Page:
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NMSU to honor writer Max Evans at commencement for his life?s work

Max Evans? body of work reflects his love of New Mexico and the Western way of life.

Man signing a book
Writer Max Evans signs his latest book, ?Goin? Crazy with Sam Peckinpah and All Our Friends.? New Mexico State University is honoring Max Evans with an honorary doctorate during the fall 2014 commencement ceremony at 10 a.m. Saturday, Dec. 13, at the Pan American Center. (NMSU photo by Jane Moorman)

New Mexico State University will recognize Evans? contribution to New Mexico with an honorary doctorate during the fall 2014 commencement ceremony Saturday, Dec. 13.

Evans has spent his career promoting the Western way of life through his novels and paintings, and helping form the New Mexico Film Commission and the New Mexico Farm & Ranch Heritage Museum.

He will receive an honorary Doctorate of Letters during the ceremony, which will begin at 10 a.m. at the Pan American Center.

?Max Evans is a classic New Mexican,? NMSU President Garrey Carruthers said. "He?s been a cowboy, a painter and a writer. He?s really done everything and he?s one of the finest storytellers I?ve met.?

The author of 30 novels, including ?The Rounders? and ?The Hi Lo Country,? which were adapted into movies, has received, among other honors, the Western Writers of America Owen Wister Lifetime Achievement Award, as well as the organization?s Spur Award for his creative works depicting the cowboy way of life in the 1940s and 1950s.

Other honors bestowed on Evans include three Western Heritage Awards from the National Cowboy and Western Heritage Museum, and the Governor?s Award for Excellence in the Arts through the New Mexico Arts Commission.

?I?ve been called a Western writer, however I see myself as a writer of the West,? said 90-year-old Evans. ?I write about the period before World War II. I thought that was a time in history that people wouldn?t be writing about.?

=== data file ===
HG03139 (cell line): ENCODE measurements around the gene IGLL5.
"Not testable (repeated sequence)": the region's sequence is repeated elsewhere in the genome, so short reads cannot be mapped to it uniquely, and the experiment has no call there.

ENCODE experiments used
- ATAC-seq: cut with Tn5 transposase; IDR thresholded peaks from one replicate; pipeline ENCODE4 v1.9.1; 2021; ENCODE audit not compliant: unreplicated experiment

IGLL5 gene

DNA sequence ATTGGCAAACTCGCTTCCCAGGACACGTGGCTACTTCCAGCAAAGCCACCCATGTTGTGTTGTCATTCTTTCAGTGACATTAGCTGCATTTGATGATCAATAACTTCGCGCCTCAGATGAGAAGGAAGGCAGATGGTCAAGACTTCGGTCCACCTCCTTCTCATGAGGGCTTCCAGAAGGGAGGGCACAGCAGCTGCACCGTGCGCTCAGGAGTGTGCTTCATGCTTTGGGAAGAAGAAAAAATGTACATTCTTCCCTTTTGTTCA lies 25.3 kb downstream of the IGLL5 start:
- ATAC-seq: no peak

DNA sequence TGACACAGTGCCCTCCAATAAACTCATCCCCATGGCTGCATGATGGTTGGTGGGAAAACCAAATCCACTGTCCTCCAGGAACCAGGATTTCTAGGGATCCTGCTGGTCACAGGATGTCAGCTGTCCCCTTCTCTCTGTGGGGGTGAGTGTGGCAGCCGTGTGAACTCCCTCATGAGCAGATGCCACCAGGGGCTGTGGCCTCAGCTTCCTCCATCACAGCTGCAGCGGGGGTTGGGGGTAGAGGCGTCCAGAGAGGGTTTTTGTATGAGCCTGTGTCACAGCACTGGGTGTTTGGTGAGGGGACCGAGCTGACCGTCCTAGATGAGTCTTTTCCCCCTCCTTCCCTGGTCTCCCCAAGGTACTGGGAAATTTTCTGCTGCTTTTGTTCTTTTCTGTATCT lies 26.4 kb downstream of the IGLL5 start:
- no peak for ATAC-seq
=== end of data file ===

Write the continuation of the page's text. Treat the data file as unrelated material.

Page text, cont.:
The Texas-born Evans has spent the majority of his life in New Mexico in Lea and Union counties, including the towns of Lamy, Des Moines, Hillsboro and Taos. He and his wife, Pat, have lived in Albuquerque since 1968. They have twin daughters, Charlotte and Sheryl.

Evans has turned his personal experiences as a cowboy and rancher; prospector and miner; and film promoter into material for his novels and paintings, which have been created over the past 60 years.

?As a student at Andrews High School in Texas, I learned the importance of encouraging individuals to accomplish their dream when a teacher challenged me to read all of the classics of the world,? Evans said.

That challenge gave Evans the foundation for his chosen work of writing.

With the establishment of the Pat and Max Evans Rounders Endowed Scholarship at NMSU, Evans hopes the royalties from his novels will help encourage rural undergraduate students, for many years to come, to obtain degrees in animal science or media communications. The first scholarship will be awarded Spring 2015.

?The two projects I am most proud of are the creation of the New Mexico Film Commission and the New Mexico Farm & Ranch Heritage Museum in Las Cruces,? he said.

Evans? novel ?The Rounders? set the stage for him to enter the world of Hollywood and the film industry when it was adapted into a movie in 1965 with Burt Kennedy directing and starring Henry Fonda and Glenn Ford.

?From my experiences while promoting story options to Hollywood producers, I realized the potential economic benefit of the film industry for the state of New Mexico,? he said. ?I would take photos of various potential film locations to producers to show them the natural vistas that could be in their films.?

Through the newly formed film commission?s efforts, movies filmed in New Mexico increased from one or two a year to 14 in 1970. During the ?70s, 98 movies were filmed in New Mexico.

?The creation of the 47-acre New Mexico Farm & Ranch Heritage Museum fulfilled my desire to preserve the history of rural America, and a way of life that established my value system. I would like the rest of the world to see and learn what America is made of and how it started,? he said of the museum, where among last year?s visitors, 18 foreign countries were represented.

The influence of Evans? work continues annually, as the Rounders Award honors those who live, promote and articulate the Western way of life. The award, named for Evans? popular Western novel, was created in 1990 by former New Mexico Agriculture Secretary Frank DuBois and then-Gov. Garrey Carruthers.

?It is important for us to recognize and encourage the many wonderful artists in our state,? Evans said. ?Writers, historians and artists have been recognized as ?Rounders? for their part in contributing to and securing the rich culture of the West.?